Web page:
Frequent letter writer Ed Konecnik wants to know how much of the money he earns belongs to me in the name of social justice, and why. But that’s not the right question to ask.
The real question to ask is, “Should any of us pay any tax money for government social programs?” The answer is, “Yes, we should.” Why? Because we live in a society. A society is a structured community of people bound together by similar traditions, institutions, or nationality. Societies have social responsibilities; things that contribute to and benefit the group as a whole. Yes, we are individuals, but our societal collective affords us many things that we do and have as members of the group.
Taxes should be looked at like an admission fee to belong to a society. You want to live in our country, and have the benefits of our society, then you have to ante up your fee. You should be happy to pay taxes because our system of government affords us so much that many other countries don’t have. Yet, on living standards we lag far behind the Scandinavian countries that provide free healthcare, free education and other subsidies to their members by taking more tax money than we pay. Citizens in those countries say they’re very happy with their lives and are glad to pay the higher taxes for the better services.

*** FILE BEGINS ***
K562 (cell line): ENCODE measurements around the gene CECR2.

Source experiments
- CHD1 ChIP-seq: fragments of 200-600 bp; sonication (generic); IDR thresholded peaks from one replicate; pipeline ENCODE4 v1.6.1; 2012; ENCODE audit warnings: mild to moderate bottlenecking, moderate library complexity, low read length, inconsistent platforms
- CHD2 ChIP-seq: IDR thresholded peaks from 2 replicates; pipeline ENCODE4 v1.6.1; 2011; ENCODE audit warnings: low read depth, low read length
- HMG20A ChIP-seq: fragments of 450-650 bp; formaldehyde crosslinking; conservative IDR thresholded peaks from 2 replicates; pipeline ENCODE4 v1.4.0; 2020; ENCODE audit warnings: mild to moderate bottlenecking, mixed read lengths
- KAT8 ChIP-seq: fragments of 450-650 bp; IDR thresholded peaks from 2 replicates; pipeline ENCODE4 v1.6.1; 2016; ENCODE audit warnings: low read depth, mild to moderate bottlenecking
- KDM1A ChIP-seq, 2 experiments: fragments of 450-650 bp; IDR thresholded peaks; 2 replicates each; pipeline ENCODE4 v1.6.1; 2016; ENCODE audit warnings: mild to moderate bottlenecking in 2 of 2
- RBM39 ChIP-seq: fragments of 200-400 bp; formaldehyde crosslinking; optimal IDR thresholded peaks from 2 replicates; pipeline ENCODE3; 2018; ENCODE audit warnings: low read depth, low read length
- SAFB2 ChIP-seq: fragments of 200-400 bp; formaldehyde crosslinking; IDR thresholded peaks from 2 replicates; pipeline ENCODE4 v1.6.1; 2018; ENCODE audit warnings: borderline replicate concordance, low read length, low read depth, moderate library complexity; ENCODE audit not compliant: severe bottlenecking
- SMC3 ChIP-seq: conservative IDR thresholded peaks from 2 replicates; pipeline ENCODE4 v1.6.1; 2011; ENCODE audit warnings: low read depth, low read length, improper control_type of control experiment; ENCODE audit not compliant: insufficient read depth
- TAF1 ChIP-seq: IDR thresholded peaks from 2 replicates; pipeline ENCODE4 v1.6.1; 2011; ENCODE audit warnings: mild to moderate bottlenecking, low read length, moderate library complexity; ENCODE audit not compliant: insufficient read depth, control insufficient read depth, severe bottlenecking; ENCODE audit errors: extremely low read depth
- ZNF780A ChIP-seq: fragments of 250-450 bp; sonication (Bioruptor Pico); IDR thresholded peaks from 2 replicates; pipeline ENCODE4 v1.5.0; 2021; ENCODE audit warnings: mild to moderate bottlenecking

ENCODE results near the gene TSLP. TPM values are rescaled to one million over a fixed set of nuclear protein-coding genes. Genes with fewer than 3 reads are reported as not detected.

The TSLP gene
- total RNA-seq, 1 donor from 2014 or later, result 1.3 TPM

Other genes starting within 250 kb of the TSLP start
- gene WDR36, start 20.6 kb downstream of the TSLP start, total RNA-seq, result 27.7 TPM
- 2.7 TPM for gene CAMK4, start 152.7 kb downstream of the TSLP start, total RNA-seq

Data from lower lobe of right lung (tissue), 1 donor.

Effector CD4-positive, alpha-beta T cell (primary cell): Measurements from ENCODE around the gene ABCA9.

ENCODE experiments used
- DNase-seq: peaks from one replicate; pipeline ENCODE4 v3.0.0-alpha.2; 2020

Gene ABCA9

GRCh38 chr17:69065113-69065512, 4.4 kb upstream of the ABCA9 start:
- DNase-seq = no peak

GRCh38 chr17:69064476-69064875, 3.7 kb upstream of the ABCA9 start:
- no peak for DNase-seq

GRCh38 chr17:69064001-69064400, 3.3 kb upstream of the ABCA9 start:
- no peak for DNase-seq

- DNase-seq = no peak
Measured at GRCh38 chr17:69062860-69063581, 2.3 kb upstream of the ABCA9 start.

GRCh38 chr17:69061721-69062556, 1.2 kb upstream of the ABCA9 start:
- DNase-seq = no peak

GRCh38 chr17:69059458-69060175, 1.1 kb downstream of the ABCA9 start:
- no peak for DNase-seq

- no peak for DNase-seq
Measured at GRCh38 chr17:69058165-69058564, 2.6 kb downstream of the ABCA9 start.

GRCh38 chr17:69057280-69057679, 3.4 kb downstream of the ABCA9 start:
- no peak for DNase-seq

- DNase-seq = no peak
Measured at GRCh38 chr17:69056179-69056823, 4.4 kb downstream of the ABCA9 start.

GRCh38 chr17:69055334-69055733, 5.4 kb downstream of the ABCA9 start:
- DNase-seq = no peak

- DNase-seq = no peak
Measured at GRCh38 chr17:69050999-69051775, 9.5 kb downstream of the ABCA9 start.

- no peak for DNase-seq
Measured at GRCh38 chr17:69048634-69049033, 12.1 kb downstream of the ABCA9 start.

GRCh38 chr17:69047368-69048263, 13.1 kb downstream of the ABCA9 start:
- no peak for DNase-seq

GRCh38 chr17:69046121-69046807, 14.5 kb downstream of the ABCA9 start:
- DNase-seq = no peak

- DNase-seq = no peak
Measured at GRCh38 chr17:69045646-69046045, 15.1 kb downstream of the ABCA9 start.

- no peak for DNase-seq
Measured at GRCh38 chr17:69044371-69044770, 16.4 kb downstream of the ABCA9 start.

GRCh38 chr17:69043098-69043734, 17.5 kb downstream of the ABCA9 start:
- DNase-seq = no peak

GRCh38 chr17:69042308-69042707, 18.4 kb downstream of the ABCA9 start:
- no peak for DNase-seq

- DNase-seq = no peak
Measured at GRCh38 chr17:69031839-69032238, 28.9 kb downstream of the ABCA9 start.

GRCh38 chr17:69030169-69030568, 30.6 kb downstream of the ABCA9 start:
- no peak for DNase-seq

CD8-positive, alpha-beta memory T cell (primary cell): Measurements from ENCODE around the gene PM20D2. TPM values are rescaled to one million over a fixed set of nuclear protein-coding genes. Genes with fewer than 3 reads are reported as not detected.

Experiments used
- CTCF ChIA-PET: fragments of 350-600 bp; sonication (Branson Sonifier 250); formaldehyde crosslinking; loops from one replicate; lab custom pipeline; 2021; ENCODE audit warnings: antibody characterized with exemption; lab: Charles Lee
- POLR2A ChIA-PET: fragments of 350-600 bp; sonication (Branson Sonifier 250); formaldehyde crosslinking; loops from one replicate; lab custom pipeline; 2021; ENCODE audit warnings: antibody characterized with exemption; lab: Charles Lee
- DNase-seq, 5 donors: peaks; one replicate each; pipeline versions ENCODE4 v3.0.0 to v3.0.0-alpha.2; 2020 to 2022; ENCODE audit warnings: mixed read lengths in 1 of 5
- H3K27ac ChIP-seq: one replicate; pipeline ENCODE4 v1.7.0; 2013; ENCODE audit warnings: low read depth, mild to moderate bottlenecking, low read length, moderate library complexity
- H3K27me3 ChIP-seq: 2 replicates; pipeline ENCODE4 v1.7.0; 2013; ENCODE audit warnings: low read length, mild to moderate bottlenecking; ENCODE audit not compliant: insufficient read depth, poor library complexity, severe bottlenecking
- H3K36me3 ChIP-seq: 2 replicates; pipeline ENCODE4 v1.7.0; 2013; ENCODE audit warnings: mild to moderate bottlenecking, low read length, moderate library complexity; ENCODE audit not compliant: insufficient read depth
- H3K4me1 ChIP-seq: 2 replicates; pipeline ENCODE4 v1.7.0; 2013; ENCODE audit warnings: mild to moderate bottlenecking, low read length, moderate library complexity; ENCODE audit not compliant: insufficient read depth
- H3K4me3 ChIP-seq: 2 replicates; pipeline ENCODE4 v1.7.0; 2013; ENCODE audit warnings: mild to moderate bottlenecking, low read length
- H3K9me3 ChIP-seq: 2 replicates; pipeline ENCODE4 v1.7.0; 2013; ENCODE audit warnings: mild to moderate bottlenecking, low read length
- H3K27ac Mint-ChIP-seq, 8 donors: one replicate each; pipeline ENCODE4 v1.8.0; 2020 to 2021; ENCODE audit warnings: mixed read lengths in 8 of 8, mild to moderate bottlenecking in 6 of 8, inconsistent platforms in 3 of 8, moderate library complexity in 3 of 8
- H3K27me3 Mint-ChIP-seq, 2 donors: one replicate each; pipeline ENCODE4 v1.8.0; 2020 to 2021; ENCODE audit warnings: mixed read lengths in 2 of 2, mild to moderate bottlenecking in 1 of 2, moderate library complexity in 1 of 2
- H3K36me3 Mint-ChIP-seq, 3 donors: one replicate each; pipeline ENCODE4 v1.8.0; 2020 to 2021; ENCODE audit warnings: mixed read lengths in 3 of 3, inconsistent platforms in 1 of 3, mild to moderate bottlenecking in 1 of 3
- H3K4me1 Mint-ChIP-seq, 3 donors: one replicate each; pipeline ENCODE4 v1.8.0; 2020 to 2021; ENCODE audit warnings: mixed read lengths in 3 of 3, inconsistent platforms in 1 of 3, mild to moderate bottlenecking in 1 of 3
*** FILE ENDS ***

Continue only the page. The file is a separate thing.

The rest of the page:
Ed sees our society divided between those who have enough and the “moochers,” and he resents any of his tax money going to pay for any moocher services. He can’t be a product of public education. He must have never lost his job through no fault of his own and taken unemployment insurance, been injured at work and sought disability, or have suffered any medical emergency that depleted his savings. He must never have been in the military or taken advantage of any veteran’s benefits. He can’t be a guy who is taking his Social Security, Medicare, Medicaid or any other senior services because that would make him a moocher.
If so, lucky him. But he shouldn’t resent those who are not as fortunate as he and need a helping hand from society once in a while. As a good citizen, he shouldn’t want to renege on his social responsibility.